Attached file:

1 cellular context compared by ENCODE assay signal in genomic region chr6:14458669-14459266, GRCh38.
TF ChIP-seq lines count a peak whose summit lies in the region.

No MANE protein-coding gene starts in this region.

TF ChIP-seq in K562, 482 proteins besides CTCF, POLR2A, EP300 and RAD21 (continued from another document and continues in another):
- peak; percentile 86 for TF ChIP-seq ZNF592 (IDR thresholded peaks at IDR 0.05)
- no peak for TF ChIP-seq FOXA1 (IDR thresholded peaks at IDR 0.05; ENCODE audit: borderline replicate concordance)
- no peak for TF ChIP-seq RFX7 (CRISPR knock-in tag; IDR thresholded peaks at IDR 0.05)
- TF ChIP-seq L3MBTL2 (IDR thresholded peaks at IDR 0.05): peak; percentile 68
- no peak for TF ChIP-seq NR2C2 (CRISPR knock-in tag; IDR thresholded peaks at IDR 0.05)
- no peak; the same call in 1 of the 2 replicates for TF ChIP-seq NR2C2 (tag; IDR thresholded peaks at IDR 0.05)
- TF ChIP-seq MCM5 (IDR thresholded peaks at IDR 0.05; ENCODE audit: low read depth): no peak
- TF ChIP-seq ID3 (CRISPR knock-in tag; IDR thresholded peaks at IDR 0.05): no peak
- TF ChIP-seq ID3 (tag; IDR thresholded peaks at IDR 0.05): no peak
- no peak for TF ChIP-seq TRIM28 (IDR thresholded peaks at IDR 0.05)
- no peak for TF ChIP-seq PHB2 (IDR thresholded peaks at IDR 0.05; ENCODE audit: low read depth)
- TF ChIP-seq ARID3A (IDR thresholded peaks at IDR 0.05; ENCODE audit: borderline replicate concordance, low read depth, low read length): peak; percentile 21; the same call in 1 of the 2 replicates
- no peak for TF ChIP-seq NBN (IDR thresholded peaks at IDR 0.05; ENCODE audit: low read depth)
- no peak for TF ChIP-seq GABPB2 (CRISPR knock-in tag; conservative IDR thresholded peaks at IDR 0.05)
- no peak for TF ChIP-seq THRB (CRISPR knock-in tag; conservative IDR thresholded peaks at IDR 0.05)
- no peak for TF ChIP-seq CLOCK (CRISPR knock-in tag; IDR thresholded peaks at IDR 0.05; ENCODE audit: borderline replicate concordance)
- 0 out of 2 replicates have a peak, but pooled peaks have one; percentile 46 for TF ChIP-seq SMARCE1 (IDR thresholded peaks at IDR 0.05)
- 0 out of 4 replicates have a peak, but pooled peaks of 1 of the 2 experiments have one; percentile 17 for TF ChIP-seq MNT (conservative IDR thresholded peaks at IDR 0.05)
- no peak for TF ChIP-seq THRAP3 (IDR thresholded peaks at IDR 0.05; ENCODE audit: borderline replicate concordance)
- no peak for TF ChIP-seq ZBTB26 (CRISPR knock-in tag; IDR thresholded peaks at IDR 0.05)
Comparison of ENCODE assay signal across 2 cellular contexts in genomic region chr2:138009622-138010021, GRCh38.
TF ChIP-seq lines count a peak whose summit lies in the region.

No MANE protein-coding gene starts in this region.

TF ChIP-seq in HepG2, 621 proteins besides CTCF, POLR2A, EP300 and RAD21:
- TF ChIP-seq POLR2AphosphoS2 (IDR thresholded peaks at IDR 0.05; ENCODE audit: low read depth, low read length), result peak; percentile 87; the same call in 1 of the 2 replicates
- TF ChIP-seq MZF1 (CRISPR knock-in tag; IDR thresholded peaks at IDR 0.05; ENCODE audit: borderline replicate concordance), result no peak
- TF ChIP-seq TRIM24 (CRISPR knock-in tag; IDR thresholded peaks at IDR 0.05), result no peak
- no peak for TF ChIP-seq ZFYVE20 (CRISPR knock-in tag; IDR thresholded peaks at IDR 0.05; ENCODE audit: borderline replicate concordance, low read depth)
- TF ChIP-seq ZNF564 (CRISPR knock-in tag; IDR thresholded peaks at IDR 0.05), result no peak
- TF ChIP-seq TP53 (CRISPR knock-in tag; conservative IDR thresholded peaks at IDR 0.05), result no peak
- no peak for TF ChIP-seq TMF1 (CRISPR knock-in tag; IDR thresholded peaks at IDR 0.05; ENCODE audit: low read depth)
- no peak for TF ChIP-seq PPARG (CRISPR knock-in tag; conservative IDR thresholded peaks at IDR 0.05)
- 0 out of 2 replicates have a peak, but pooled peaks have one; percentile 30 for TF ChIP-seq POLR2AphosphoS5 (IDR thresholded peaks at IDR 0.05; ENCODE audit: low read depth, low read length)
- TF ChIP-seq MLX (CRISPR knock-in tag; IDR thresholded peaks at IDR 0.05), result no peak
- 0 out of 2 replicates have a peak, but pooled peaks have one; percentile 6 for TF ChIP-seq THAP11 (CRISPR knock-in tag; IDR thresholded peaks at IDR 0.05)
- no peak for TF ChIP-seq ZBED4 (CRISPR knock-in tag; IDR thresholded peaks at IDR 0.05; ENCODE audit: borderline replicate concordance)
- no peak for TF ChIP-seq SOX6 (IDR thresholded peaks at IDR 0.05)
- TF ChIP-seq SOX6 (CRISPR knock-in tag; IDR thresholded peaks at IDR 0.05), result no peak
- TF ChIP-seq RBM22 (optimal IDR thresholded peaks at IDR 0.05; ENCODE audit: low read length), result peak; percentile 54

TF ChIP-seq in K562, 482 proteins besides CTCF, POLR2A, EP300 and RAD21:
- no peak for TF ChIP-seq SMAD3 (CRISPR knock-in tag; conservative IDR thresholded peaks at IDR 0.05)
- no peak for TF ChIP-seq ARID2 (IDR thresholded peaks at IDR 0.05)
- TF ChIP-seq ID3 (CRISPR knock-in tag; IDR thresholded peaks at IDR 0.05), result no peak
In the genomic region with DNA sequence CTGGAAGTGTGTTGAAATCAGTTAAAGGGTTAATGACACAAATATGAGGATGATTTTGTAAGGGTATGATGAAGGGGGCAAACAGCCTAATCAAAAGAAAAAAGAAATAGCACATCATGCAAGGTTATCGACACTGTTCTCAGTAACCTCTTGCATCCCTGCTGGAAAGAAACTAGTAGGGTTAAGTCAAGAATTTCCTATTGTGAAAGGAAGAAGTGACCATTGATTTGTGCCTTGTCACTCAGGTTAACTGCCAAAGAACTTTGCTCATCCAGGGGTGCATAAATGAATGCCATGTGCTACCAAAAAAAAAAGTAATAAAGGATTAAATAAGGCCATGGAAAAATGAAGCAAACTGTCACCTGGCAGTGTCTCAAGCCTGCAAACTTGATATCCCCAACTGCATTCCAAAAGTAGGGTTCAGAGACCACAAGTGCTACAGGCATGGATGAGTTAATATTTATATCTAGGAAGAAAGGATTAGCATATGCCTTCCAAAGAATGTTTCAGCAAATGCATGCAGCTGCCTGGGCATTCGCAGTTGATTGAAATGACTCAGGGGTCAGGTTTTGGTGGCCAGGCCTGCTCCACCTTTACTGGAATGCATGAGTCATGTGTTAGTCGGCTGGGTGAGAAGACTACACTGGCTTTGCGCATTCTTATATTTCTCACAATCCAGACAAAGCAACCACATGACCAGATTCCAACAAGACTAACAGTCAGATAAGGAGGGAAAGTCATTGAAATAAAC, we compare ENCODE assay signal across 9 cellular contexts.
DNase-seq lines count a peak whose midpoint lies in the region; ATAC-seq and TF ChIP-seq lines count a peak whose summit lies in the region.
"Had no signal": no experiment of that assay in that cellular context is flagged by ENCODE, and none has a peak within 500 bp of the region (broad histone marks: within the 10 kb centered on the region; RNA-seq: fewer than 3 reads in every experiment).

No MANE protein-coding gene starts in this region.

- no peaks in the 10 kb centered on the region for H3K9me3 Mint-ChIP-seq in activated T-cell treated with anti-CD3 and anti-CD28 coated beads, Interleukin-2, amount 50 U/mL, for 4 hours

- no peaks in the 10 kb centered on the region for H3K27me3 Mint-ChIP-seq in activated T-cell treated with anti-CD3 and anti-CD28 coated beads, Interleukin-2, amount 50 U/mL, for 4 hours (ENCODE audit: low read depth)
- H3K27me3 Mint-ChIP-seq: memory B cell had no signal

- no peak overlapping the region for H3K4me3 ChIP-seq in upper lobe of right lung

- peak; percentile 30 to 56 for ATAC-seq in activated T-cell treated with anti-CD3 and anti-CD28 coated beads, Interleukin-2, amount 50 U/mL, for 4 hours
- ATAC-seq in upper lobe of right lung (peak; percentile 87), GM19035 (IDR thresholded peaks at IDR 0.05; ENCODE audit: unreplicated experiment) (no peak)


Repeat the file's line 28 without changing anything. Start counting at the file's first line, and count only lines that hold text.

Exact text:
TF ChIP-seq in HepG2, 621 proteins besides CTCF, POLR2A, EP300 and RAD21: